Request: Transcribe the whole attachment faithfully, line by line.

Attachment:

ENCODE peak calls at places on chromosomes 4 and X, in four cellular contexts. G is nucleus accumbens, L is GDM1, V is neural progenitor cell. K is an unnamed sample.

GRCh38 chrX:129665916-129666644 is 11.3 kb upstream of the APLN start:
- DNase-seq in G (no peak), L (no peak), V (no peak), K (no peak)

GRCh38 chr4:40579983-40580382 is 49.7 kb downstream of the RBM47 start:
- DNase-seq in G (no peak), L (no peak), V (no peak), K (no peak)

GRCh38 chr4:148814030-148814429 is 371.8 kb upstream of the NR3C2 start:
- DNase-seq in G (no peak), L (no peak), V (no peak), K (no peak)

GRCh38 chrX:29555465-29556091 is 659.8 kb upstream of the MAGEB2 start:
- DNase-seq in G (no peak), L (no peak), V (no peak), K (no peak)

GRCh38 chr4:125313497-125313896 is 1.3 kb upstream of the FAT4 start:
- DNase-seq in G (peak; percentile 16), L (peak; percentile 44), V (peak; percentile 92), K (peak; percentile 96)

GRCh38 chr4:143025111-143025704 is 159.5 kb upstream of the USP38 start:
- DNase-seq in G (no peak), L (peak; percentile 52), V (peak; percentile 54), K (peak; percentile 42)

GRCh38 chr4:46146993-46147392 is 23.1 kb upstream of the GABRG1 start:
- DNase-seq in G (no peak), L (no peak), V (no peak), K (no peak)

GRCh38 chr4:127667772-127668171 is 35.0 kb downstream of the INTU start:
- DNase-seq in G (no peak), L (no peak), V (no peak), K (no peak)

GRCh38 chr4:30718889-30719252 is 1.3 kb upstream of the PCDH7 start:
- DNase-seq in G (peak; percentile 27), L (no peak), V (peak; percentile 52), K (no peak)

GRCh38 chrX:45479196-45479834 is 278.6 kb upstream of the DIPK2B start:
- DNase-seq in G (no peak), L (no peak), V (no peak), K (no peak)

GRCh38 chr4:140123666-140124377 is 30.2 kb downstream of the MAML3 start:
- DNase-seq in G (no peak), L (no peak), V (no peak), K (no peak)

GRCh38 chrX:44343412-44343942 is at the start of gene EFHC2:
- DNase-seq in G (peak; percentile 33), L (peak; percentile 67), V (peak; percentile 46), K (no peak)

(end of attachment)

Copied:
ENCODE peak calls at places on chromosomes 4 and X, in four cellular contexts. G is nucleus accumbens, L is GDM1, V is neural progenitor cell. K is an unnamed sample.

GRCh38 chrX:129665916-129666644 is 11.3 kb upstream of the APLN start:
- DNase-seq in G (no peak), L (no peak), V (no peak), K (no peak)

GRCh38 chr4:40579983-40580382 is 49.7 kb downstream of the RBM47 start:
- DNase-seq in G (no peak), L (no peak), V (no peak), K (no peak)

GRCh38 chr4:148814030-148814429 is 371.8 kb upstream of the NR3C2 start:
- DNase-seq in G (no peak), L (no peak), V (no peak), K (no peak)

GRCh38 chrX:29555465-29556091 is 659.8 kb upstream of the MAGEB2 start:
- DNase-seq in G (no peak), L (no peak), V (no peak), K (no peak)

GRCh38 chr4:125313497-125313896 is 1.3 kb upstream of the FAT4 start:
- DNase-seq in G (peak; percentile 16), L (peak; percentile 44), V (peak; percentile 92), K (peak; percentile 96)

GRCh38 chr4:143025111-143025704 is 159.5 kb upstream of the USP38 start:
- DNase-seq in G (no peak), L (peak; percentile 52), V (peak; percentile 54), K (peak; percentile 42)

GRCh38 chr4:46146993-46147392 is 23.1 kb upstream of the GABRG1 start:
- DNase-seq in G (no peak), L (no peak), V (no peak), K (no peak)

GRCh38 chr4:127667772-127668171 is 35.0 kb downstream of the INTU start:
- DNase-seq in G (no peak), L (no peak), V (no peak), K (no peak)

GRCh38 chr4:30718889-30719252 is 1.3 kb upstream of the PCDH7 start:
- DNase-seq in G (peak; percentile 27), L (no peak), V (peak; percentile 52), K (no peak)

GRCh38 chrX:45479196-45479834 is 278.6 kb upstream of the DIPK2B start:
- DNase-seq in G (no peak), L (no peak), V (no peak), K (no peak)

GRCh38 chr4:140123666-140124377 is 30.2 kb downstream of the MAML3 start:
- DNase-seq in G (no peak), L (no peak), V (no peak), K (no peak)

GRCh38 chrX:44343412-44343942 is at the start of gene EFHC2:
- DNase-seq in G (peak; percentile 33), L (peak; percentile 67), V (peak; percentile 46), K (no peak)